EUROPE

BOSNIA AND HERZEGOVINA

Flag of Bosnia-HerzegovinaThe Landmine Problem

Bosnia-Herzegovina has a substantial landmine problem, the result of the five-year civil war that broke apart Yugoslavia. The Bosnia-Herzegovina Mine Action Center (BHMAC) has records for more than 18,000 minefields and believes landmines and an undetermined quantity of unexploded ordnance (UXO) contaminate an estimated 4,200 square kilometers of land. Heavy concentrations of landmines are found in regions where ethnic conflict occurred, particularly along front-line areas that shifted during the course of the war, and along the Inter-Entity Boundary Line separating the Federation of Bosnia-Herzegovina and the Republika Srpska—the two constituent political entities of Bosnia-Herzegovina. Combatants mined road networks, power plants, bridges, dams and other infrastructure components. In 2002, landmine/UXO incidents killed 26 civilians and injured 46 others, including 19 children. Landmines and UXO continued to cause casualties in 2003, with 13 civilians killed and 14 injured as of May 9, 2003. Currently, the International Committee of the Red Cross database contains information on 4,798 landmine/UXO casualties since 1992, of which 927 were killed and 3,871 injured.

United States Assistance

The United States has supported demining activities in Bosnia-Herzegovina since FY96, with total expenditures through Fiscal Year (FY) 2003 amounting to more than $58,114,000. The U.S. Department of Defense played a critical role in establishing training centers in each of the three Entity areas and trained cadre members and staff. By the end of 1998, however, when the U.S. Congress established a separate fund for mine action in the Balkans, all funding shifted to the International Trust Fund (ITF) for Demining and Mine Victims Assistance, based in Slovenia. In FY03, the United States contributed $3,460,000 for demining activities, and the establishment in Bosnia-Herzegovina of a regional Mine Detection Dog Center for South East Europe (MDDC-SEE). In addition, the U.S. Centers for Disease Control and Prevention have contributed over $500,000 for the social reintegration of survivors of landmine injuries and other forms of traumatic limb loss. The project, conducted by the U.S. non-governmental organization (NGO), Landmine Survivors Network, began on September 15, 2003 and will continue for five years. The program includes vocational training; job placement; improvement and evaluation of existing educational materials; methods of improving outreach services; and direct assistance and linkage to care and service providers to provide social reintegration of survivors of landmine injuries and other forms of traumatic limb loss through peer support.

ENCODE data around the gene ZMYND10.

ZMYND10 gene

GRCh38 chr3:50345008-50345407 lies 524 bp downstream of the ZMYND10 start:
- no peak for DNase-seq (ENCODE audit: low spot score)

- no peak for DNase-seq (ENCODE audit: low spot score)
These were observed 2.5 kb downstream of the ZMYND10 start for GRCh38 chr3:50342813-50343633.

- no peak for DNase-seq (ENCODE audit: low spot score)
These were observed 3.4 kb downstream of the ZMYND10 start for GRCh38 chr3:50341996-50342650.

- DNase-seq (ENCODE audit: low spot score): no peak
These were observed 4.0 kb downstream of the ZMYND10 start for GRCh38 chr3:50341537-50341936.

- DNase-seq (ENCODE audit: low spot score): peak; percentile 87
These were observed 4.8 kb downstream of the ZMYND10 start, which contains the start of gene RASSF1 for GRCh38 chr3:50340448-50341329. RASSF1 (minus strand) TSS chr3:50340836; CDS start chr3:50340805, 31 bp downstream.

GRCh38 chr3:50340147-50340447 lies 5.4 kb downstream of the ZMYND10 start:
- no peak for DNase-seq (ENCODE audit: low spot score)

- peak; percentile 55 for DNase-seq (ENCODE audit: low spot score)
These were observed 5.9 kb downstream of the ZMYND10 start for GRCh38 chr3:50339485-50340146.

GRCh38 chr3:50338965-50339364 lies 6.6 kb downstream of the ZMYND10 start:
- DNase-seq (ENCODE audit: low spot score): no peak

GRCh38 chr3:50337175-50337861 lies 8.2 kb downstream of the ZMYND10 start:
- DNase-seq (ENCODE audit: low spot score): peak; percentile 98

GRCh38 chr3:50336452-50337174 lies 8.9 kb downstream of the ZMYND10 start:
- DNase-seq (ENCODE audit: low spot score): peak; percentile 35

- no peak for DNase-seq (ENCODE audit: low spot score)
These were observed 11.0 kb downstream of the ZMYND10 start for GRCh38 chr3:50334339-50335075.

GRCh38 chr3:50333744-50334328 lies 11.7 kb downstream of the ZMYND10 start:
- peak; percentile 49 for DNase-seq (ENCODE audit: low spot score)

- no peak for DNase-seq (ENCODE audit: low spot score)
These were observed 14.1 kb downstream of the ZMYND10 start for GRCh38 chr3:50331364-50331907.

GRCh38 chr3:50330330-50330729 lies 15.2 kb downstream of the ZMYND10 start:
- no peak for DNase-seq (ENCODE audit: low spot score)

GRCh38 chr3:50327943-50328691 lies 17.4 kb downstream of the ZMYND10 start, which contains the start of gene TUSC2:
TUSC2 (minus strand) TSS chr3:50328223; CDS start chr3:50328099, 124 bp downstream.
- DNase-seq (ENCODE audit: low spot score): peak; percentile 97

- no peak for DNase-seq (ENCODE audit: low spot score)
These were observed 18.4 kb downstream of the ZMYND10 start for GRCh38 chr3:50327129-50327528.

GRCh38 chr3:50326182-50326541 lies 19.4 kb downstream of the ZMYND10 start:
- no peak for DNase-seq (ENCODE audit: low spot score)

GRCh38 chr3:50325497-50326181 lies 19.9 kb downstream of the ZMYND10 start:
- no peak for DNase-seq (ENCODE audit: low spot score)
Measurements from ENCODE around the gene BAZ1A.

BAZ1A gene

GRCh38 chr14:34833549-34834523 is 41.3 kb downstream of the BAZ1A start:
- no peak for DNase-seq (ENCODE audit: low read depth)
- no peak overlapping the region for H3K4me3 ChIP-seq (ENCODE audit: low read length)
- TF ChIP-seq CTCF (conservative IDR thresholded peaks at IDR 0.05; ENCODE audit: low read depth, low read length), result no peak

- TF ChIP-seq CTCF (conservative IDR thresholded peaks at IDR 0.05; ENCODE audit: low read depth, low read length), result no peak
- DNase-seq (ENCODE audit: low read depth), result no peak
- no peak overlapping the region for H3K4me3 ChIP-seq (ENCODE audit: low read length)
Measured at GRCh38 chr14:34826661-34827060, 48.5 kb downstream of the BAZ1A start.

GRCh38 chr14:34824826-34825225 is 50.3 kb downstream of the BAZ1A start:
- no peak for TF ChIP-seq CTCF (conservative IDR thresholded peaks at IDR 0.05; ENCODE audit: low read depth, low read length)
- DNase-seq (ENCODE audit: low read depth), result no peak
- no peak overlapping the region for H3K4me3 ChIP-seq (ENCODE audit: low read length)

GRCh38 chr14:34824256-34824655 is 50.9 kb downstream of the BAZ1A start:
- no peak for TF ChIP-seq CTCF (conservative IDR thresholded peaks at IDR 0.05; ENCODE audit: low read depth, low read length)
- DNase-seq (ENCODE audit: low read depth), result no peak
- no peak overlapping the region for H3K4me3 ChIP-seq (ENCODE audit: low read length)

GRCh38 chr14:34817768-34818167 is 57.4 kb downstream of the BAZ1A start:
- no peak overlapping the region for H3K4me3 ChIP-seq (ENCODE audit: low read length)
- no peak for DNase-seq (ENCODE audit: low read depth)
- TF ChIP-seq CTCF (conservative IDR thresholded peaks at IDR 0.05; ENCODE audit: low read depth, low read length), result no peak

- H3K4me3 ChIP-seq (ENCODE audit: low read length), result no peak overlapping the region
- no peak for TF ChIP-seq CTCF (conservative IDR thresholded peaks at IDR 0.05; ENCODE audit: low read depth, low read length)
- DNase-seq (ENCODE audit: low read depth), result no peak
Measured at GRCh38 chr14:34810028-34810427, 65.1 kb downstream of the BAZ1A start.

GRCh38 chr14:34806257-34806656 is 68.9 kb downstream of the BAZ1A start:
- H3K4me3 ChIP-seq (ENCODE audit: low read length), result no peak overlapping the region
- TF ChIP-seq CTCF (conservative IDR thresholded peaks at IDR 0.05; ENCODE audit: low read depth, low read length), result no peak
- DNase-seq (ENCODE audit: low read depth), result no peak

Another major U.S. project included a collaborative effort with the European Union and the ITF to fund a Landmine Impact Survey for the BHMAC. This survey, designed to assist Bosnian mine action authorities in the prioritization of clearance tasks and the allocation of resources to accomplish them, was conducted by U.S.-trained and -equipped local demining NGOs.

Accomplishments

A national mine action center established in Sarajevo under UN auspices, a mine clearance training school at Brus, and three 80-man humanitarian demining groups based at Banja Luka, Tuzla and Mostar, have contributed to the success of the humanitarian mine action program in Bosnia-Herzegovina. The United States, using RONCO Consulting Corporation-provided humanitarian demining trainers, conducted a training program, and provided necessary demining equipment for 450 military deminers representing the three Entity Armies. The United States also provided necessary demining training and equipment for civilian deminers in Bosnia-Herzegovina, and turned over control of the three civilian demining groups to Bosnian national mine authorities in 1997. In terms of mine risk education, collaboration among the United States, DC Comics and the United Nations Children's Fund to distribute a special edition of the Superman comic book devoted to this subject contributed to the reduction of the number of landmine victims throughout the country.

Since 1999, U.S.-sponsored efforts removed or destroyed more than 21,052 landmines and UXO devices. Accomplishments in 2003 included the clearing of 92 separate minefields, freeing up 3,599,266 square meters of land for refugee and internally displaced person resettlement, infrastructure repair, economic development, the completion of a Landmine Impact Survey and the beginning of the process of integrating data into a system for use in the 2004 demining season. In addition, 83 mine victims received treatment at the Slovenian Rehabilitation Institute in FY03.

EUROPE

CROATIA

Flag of CroatiaThe Landmine Problem

Croatia has a serious landmine problem stemming from its 1991-1995 war with the Yugoslav Federation. It is estimated that landmines and unexploded ordnance (UXO) contaminate almost a tenth of Croatian territory. The Croatian Mine Action Center (CROMAC) estimates that minefields cover approximately 1,700 square kilometers of land. The mine-affected areas run the length of the country, roughly paralleling the lines of confrontation between Croatian and Serbian forces during the war. From 1991 through December 2000, the Croatian Center for Demining recorded 1,320 landmine incidents that killed 365 and wounded 1,281, and many of these wounded required amputations. Casualty estimates also indicate that mines and UXO killed nearly 300 children and injured even more.